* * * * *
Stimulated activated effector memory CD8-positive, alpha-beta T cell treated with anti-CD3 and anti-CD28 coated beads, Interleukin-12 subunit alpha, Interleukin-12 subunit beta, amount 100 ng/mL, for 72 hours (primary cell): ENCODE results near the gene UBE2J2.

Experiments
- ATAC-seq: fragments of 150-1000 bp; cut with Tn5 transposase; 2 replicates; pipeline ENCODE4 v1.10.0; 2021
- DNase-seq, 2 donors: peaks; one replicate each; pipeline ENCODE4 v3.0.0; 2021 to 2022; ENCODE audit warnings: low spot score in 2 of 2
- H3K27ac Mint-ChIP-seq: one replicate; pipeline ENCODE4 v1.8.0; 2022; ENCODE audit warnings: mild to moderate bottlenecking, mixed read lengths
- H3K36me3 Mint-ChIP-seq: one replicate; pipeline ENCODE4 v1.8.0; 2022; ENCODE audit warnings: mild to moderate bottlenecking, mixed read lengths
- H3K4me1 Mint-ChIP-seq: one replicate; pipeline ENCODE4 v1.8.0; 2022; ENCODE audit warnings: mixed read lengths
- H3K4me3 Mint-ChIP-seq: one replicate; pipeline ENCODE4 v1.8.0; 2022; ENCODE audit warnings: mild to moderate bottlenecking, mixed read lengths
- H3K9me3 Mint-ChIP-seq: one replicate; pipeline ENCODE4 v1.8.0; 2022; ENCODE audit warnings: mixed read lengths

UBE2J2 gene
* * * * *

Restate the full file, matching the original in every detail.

Stimulated activated effector memory CD8-positive, alpha-beta T cell treated with anti-CD3 and anti-CD28 coated beads, Interleukin-12 subunit alpha, Interleukin-12 subunit beta, amount 100 ng/mL, for 72 hours (primary cell): ENCODE results near the gene UBE2J2.

Experiments
- ATAC-seq: fragments of 150-1000 bp; cut with Tn5 transposase; 2 replicates; pipeline ENCODE4 v1.10.0; 2021
- DNase-seq, 2 donors: peaks; one replicate each; pipeline ENCODE4 v3.0.0; 2021 to 2022; ENCODE audit warnings: low spot score in 2 of 2
- H3K27ac Mint-ChIP-seq: one replicate; pipeline ENCODE4 v1.8.0; 2022; ENCODE audit warnings: mild to moderate bottlenecking, mixed read lengths
- H3K36me3 Mint-ChIP-seq: one replicate; pipeline ENCODE4 v1.8.0; 2022; ENCODE audit warnings: mild to moderate bottlenecking, mixed read lengths
- H3K4me1 Mint-ChIP-seq: one replicate; pipeline ENCODE4 v1.8.0; 2022; ENCODE audit warnings: mixed read lengths
- H3K4me3 Mint-ChIP-seq: one replicate; pipeline ENCODE4 v1.8.0; 2022; ENCODE audit warnings: mild to moderate bottlenecking, mixed read lengths
- H3K9me3 Mint-ChIP-seq: one replicate; pipeline ENCODE4 v1.8.0; 2022; ENCODE audit warnings: mixed read lengths

UBE2J2 gene